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In "The Crucible" what evidence is used to support Abigail William's assertion that...

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djarvis91 | Student, Undergraduate | eNotes Newbie

Posted June 2, 2009 at 1:12 PM via web

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In "The Crucible" what evidence is used to support Abigail William's assertion that Elizabeth Proctor is guilty of witchcraft?

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mrs-campbell | High School Teacher | (Level 1) Educator Emeritus

Posted June 2, 2009 at 1:46 PM (Answer #1)

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There are two answers to this question, the first occurring near the end of act two.  In this act, Elizabeth is arrested after they find a poppet (a doll) in her house that has a needle stuck into its belly.  Coincidentally, just that evening, Abigail fell

"to the floor...and screamed a scream that a bull would weep to hear...and, stuck two inches in the flesh of her belly, he draw a needle out.  And demandin' of her how she came to be so stabbed, she testify it were [Elizabeth]'s familiar spirit pushed it in."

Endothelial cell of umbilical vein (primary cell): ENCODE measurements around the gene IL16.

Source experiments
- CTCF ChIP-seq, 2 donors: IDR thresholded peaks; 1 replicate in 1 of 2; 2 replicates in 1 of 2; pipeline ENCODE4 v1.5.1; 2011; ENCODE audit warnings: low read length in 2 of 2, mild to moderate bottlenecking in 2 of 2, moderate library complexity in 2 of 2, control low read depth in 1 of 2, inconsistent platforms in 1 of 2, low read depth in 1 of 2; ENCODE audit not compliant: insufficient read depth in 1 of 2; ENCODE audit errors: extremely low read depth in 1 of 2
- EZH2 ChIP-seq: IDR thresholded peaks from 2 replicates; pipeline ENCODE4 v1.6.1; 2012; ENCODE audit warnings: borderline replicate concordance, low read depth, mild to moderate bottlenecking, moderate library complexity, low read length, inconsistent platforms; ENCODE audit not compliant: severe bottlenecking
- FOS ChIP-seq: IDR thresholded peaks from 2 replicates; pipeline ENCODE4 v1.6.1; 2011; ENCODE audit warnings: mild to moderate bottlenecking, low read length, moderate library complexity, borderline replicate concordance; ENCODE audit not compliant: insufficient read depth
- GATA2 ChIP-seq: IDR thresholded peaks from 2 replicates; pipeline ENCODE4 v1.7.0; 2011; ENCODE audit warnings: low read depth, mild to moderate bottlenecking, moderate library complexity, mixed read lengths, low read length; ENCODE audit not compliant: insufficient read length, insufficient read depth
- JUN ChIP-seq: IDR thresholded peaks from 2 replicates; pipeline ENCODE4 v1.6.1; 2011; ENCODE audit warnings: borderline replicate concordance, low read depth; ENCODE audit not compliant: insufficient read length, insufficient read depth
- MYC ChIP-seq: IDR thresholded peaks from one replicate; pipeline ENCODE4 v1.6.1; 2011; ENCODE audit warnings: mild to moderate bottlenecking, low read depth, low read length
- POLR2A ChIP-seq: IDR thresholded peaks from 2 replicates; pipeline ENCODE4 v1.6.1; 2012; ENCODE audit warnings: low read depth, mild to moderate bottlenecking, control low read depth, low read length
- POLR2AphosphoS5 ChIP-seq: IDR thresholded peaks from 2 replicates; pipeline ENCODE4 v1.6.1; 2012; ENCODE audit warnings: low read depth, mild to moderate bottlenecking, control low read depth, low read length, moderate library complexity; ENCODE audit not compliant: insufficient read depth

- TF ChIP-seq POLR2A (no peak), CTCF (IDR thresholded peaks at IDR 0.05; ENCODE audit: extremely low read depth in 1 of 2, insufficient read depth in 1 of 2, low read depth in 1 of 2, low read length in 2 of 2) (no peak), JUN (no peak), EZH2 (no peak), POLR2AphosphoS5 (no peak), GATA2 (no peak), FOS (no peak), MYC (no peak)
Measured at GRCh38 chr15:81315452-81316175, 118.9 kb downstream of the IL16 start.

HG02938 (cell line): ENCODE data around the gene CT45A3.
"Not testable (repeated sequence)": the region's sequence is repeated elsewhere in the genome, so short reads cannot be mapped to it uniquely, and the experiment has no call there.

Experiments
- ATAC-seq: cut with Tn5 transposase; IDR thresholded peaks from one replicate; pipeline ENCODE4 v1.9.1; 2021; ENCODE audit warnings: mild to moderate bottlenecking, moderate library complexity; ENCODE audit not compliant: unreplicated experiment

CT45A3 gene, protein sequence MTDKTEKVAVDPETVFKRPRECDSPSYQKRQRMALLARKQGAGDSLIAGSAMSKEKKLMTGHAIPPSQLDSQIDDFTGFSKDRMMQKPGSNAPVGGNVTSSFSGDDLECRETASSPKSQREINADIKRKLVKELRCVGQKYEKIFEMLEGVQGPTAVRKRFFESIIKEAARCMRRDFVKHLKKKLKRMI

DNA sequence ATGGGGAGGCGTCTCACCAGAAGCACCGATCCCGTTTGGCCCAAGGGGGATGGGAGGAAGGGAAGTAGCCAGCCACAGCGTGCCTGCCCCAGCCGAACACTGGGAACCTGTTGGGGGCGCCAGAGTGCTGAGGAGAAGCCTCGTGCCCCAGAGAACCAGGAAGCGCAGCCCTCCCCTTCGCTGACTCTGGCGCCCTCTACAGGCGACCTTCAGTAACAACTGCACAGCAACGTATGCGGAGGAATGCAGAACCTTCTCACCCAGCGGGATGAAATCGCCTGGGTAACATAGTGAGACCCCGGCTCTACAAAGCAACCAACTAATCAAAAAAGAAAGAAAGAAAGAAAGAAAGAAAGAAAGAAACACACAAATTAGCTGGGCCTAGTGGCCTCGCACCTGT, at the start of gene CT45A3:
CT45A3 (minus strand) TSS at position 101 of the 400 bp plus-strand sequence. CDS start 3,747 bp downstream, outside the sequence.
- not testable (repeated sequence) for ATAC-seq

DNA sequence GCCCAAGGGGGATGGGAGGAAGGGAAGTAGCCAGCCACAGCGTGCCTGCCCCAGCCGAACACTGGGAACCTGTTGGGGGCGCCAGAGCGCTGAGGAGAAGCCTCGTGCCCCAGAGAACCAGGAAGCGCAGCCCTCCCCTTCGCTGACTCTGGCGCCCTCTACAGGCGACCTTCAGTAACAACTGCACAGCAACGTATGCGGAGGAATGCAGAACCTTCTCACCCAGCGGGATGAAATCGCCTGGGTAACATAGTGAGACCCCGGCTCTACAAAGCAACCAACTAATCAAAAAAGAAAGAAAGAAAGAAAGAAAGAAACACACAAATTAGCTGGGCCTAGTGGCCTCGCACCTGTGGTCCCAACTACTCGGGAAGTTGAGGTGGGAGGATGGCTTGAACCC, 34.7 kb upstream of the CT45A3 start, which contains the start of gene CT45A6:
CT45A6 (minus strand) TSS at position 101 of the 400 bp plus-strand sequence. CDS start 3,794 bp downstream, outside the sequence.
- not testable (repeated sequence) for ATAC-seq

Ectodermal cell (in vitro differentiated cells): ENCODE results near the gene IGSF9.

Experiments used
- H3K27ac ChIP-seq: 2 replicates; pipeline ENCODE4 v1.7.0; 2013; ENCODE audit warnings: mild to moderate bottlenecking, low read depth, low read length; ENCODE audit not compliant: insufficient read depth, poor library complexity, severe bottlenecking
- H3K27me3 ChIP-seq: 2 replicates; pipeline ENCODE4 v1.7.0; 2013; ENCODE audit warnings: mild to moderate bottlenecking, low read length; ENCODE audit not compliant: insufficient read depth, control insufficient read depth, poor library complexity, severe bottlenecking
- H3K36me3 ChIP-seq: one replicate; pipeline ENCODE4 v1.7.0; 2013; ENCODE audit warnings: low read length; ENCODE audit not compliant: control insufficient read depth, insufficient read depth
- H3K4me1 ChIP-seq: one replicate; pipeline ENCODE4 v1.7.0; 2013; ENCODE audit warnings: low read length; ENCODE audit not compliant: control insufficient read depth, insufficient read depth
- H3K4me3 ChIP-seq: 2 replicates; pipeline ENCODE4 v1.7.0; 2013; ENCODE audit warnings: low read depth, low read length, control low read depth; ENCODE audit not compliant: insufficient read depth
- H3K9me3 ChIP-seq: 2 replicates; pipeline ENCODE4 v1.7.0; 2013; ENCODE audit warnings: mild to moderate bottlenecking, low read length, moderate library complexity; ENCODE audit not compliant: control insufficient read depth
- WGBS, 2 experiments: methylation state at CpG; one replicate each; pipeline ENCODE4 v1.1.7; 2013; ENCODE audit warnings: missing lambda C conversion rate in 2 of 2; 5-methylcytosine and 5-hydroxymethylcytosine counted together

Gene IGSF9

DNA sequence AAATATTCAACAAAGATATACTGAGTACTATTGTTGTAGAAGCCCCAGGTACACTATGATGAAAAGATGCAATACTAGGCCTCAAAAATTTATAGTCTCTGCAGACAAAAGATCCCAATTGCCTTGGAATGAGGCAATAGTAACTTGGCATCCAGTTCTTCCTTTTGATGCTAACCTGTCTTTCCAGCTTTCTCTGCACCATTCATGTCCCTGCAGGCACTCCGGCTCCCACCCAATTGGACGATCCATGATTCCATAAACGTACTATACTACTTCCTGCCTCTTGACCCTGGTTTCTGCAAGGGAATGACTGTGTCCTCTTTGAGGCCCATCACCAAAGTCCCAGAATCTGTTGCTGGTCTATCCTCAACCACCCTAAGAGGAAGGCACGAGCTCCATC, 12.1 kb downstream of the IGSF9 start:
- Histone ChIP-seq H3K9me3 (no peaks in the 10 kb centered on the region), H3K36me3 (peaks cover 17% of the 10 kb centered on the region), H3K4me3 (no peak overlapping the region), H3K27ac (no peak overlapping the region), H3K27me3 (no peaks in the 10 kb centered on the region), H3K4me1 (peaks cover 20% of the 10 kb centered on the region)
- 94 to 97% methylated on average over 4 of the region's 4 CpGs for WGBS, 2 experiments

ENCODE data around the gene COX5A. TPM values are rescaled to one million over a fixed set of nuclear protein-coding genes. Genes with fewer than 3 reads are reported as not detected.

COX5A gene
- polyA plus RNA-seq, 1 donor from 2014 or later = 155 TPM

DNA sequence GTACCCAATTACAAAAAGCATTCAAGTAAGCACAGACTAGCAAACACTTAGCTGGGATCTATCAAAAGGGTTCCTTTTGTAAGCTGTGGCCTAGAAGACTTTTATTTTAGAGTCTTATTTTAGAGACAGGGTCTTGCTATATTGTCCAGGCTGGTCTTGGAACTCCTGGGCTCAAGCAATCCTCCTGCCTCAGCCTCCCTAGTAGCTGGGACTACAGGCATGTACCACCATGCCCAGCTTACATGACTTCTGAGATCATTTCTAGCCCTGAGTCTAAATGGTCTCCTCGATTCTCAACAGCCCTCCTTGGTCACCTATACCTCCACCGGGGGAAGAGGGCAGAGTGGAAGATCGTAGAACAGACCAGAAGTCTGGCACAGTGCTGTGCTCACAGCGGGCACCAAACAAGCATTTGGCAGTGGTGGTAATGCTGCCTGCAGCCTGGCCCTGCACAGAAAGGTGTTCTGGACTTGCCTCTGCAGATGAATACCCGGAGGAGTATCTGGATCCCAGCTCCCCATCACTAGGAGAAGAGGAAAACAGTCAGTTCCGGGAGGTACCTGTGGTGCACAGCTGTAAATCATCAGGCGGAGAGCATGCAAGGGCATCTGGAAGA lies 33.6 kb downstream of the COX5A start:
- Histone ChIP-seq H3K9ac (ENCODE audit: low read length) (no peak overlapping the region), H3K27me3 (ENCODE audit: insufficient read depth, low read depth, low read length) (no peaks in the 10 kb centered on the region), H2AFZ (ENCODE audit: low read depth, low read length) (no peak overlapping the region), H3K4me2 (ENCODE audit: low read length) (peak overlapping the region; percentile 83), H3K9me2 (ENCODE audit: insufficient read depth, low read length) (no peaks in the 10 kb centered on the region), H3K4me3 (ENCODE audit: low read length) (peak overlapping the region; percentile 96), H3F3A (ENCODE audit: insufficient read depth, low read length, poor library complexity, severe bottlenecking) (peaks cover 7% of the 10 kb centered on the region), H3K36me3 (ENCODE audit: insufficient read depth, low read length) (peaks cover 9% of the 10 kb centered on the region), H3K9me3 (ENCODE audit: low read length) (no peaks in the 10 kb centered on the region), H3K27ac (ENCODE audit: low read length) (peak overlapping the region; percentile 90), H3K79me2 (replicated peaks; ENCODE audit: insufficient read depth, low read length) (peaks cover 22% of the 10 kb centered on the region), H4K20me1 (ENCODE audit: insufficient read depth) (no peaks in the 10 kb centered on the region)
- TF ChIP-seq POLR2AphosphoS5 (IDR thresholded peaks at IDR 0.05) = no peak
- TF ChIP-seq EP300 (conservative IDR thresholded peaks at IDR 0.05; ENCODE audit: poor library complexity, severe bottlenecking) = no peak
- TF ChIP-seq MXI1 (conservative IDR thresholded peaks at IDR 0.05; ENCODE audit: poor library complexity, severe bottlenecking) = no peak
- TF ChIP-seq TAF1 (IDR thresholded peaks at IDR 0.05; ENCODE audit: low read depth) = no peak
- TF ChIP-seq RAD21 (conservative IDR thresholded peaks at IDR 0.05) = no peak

So, to summarize, Abby pulled a needle out of her belly and claimed that Elizabeth's witch of a spirit stabbed her with it, through the use of some sort of voodoo doll.  So, when they went to Elizabeth's house and found the poppet with the needle, they felt that it was "hard proof" of Elizabeth's guilt.  Never mind that Mary Warren said that she was the one who stuck the needle in the doll and that "Abby sat beside" her when she made it, and most likely saw her put the needle there.  No, such logical facts hold no sway in this situation, and Elizabeth is arrested and jailed.

Later, near the end of act three, John confesses to adultery, and Abby denies it.  So, Danforth brings in Elizabeth to ask her if her husband is guilty of adultery.  She tells an understandable lie and says that no, he isn't.  Her denial of the adultery further support's Abby's innocence, and she is able to gain control of the courts once again.

I hope that helps a bit; good luck!

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